The unpredictability of working with wild animals

Even though I am mostly in the lab these days, somehow I am still subject to the unpredictability of working with wild animals. The research project I am currently working on uses yellow perch eggs collected within under 24 hours after fertilization. I was lucky to find a fish farm in central Ontario that had “wild” yellow perch. I say “wild” because although they live on this fish farm, they still live in a fairly natural habitat. Achieving the right timing of egg development was the tricky part. I had to wait until I heard that the adult yellow perch were spawning and drive up there to collect the eggs within a day. Essentially I was like a doctor on call waiting for a delivery (of yellow perch eggs).

ponds at the fish farm

Natural ponds at the fish farm are a great habitat for yellow perch.

I originally spoke with the owner at the end of February and he said he would give us some perch eggs. However, he was reluctant to give up much detail about the fish. When I asked when they usually spawn, he replied, “I can’t tell you when those little buggers are going to spawn; I’m not God”. Yellow perch in this area typically do not spawn until mid April so I was not surprised, given the cold February we had, that they would not be near ready.

At the end of March, I received a phone call from the owner who explained that he had caught two females that were “as big as footballs” and that they could spawn any day now. (Side note – I think it is very interesting how people describe their study species. For example, the seabirds I was studying for my master’s thesis were often described as “flying tennis balls with wings”.) I was not ready for the fish to be ready; I thought I had two more weeks to prepare for the experiment! I scrambled to get all of the equipment together so that at any point I was ready to go collect the eggs.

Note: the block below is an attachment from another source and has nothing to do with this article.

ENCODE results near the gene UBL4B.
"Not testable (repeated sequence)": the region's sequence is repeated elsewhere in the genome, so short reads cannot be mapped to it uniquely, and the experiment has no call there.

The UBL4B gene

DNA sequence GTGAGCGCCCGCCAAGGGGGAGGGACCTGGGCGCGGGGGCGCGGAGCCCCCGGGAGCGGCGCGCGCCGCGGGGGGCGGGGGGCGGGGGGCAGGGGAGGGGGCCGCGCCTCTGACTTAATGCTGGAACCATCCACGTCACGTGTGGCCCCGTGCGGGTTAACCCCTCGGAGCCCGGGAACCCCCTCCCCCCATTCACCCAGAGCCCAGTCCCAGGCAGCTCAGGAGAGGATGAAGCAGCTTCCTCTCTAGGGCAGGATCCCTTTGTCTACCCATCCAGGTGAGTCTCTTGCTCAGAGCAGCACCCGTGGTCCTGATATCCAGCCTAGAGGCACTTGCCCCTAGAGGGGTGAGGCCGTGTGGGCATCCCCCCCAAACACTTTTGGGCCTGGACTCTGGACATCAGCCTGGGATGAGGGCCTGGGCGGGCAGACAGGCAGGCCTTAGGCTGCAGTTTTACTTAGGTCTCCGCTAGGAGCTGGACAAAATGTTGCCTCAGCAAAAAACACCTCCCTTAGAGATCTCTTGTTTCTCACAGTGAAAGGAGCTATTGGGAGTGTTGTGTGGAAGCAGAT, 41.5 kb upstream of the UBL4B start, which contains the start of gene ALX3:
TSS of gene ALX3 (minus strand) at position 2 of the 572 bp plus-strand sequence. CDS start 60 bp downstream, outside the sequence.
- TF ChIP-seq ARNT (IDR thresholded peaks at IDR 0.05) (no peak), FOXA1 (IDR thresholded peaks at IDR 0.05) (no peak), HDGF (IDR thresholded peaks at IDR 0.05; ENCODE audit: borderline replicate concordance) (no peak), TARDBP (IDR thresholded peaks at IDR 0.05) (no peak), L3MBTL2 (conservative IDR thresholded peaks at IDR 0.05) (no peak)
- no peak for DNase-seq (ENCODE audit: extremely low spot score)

Big tanks in front of the ponds.

From eggs to fry: the yellow perch are collected and kept in big tanks until they are old enough to be put back into the ponds.

And then I waited. The owner told me not to call him for updates as it would take a lot of his time. But no sign of eggs. So I waited longer. Still no eggs. At this point, it was now the end of April and I started to get worried. Did the owner forget to call me? Did he lose my number? Would the perch ever lay their eggs? Was the project ruined!? (Questions in field biologists’ heads often escalate quickly).

The owner finally called me last week and told me that the yellow perch had spawned and there were a few strands of eggs that I could collect.

Using a net to scoop the strands of Yellow perch eggs out of the pond.

Scooping eggs out of the pond. Don’t fall in!

The next day I drove a total of 6 hours to retrieve the eggs and bring them back to our lab (Believe it or not, 6 hours driving for 1 hour of fieldwork does sound appealing when you sit behind a lab bench most of your time!). However, even though I had over a month to prepare, I still forgot my rain boots and ended up with a wet foot. The owner kept saying “This is a fish farm you know. You’re going to get wet.” and “Don’t you go falling in there, I don’t want to have to come in after you!”.

strands of yellow perch eggs in baskets.

Yellow perch eggs come out in long gooey strands.

Although it seemed that I was an inconvenience to the owner most of the time, when I arrived at the fish farm, he was surprisingly very interested in the research that we do and said “I just want to know that you are learning something”.  In addition to learning more about yellow perch, it turns out that interactions with people in the field can also surprise you!

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